I went to New York to stay with my friend T and we planned a day of fun. We wandered the city, had a delicious lunch with another dear friend, spent hours at the Met and then popped into a random thrift store, where I found the dress on a sale rack. I put it on and looked in the mirror and even though it was a little nubbly, it didn’t look half bad. And I noticed something else. My eyes were less puffy. I realized I had not cried at all that day. It was the first time in 90 days that I hadn’t shed a tear. I might have even been happy. It had been so long, far longer than the 90 days I’d been crying, and I’d forgotten what happiness felt like. I bought the dress. Later T reminded me that my happiness wasn’t new or fleeting. It had always been in me and I was learning to find it again.
I thought about that day a lot when I had other days where I felt like it was entirely possible that nothing could ever be good again. I’d remember June 23rd and I’d know that I had been happy for a whole day. Moments of happiness were really possible and I could have them again. This reminder pulled me through some very dark times. This too shall pass. Everything does.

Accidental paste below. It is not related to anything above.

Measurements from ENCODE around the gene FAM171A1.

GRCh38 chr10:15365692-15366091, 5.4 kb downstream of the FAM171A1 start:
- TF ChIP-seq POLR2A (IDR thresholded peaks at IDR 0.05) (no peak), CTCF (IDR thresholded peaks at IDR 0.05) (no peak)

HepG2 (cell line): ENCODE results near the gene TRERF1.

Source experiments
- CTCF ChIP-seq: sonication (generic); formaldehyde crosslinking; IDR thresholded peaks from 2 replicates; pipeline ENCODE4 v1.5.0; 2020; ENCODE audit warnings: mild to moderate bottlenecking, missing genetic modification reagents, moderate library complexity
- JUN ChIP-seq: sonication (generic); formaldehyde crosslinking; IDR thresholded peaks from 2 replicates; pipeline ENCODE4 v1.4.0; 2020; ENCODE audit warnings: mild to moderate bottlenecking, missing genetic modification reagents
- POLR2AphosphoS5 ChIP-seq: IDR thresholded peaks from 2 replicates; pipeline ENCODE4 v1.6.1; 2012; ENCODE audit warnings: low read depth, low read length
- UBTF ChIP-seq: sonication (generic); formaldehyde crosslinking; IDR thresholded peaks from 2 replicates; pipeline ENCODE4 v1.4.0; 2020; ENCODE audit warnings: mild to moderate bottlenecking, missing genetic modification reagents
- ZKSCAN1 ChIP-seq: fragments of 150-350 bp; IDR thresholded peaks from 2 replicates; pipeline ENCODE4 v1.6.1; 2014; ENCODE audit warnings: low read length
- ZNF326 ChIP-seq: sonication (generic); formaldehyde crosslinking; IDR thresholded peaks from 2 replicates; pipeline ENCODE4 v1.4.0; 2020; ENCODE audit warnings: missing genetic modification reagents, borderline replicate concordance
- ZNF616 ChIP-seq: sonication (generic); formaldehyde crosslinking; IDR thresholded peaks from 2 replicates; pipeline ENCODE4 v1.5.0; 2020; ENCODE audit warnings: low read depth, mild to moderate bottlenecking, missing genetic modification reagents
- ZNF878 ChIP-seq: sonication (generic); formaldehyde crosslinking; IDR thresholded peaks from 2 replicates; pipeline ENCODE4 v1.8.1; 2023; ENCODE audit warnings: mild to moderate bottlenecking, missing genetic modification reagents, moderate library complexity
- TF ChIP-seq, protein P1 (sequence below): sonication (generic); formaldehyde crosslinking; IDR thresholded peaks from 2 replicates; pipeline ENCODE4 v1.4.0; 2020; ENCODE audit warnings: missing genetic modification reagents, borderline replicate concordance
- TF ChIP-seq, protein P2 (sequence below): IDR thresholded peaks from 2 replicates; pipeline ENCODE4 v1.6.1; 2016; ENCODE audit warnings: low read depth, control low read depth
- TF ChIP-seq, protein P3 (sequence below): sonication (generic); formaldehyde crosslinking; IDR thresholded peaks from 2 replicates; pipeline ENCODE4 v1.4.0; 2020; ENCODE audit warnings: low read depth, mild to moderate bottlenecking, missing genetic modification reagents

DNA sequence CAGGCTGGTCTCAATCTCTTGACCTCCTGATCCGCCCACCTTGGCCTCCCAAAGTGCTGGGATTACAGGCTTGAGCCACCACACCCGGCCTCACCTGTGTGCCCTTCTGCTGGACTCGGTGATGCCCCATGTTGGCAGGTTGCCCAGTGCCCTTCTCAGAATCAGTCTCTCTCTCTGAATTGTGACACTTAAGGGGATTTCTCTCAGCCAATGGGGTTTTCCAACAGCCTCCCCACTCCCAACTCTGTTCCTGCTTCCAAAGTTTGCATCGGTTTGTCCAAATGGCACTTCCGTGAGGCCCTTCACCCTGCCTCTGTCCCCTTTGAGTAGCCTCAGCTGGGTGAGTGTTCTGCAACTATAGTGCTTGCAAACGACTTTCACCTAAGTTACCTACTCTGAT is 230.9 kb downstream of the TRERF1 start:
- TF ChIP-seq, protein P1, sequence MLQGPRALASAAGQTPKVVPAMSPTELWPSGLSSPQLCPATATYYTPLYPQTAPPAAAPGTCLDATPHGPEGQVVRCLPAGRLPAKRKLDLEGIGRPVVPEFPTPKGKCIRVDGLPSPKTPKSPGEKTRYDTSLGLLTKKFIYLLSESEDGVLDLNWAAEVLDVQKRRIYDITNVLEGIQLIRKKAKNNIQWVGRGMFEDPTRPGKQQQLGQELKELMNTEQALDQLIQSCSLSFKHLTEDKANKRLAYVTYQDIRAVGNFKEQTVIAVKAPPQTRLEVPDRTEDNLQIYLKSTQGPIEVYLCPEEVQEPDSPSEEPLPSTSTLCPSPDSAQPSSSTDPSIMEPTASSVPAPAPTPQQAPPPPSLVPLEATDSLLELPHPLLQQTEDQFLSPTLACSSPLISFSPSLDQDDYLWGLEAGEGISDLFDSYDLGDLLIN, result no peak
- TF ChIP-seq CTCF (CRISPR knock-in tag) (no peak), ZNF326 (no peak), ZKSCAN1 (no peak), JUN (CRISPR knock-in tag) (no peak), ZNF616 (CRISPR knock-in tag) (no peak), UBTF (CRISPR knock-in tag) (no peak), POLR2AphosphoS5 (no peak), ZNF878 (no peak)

I’d almost forgotten about my Happiness Dress. The March days have been warm and I was recently looking in my closet for something to wear to work, when I spotted it. I think I need it right now. The latest slump I’ve been in is taking an embarrassingly long time to lift. I keep moving forward a little and stumbling back. I’m still doing the things I know to do when you’re in a slump: I’m running regularly, trying to eat healthily and get good sleep – although I’m writing this late at night/early in the morning in a bout of insomnia. But I’m making my insomnia productive instead of watching The Office on Netflix. I’m hugging my boys, I’m walking my dog, I’m seeing my friends, I’m working. I’m not into any bad shit. I keep on going and I’m keeping it together. But damn, I’m tired and low and there seems like a lot to dig through to get to my happiness. I think it’s still there, though. I think so. I will wear my Happiness Dress to remind me that I have all I need. It may seem silly that a dress can remind you of things you should probably already know, but that’s what I’m working with these days, so I’ll take it. Besides, I will look like a fierce and bad ass snow leopard and that feels pretty good.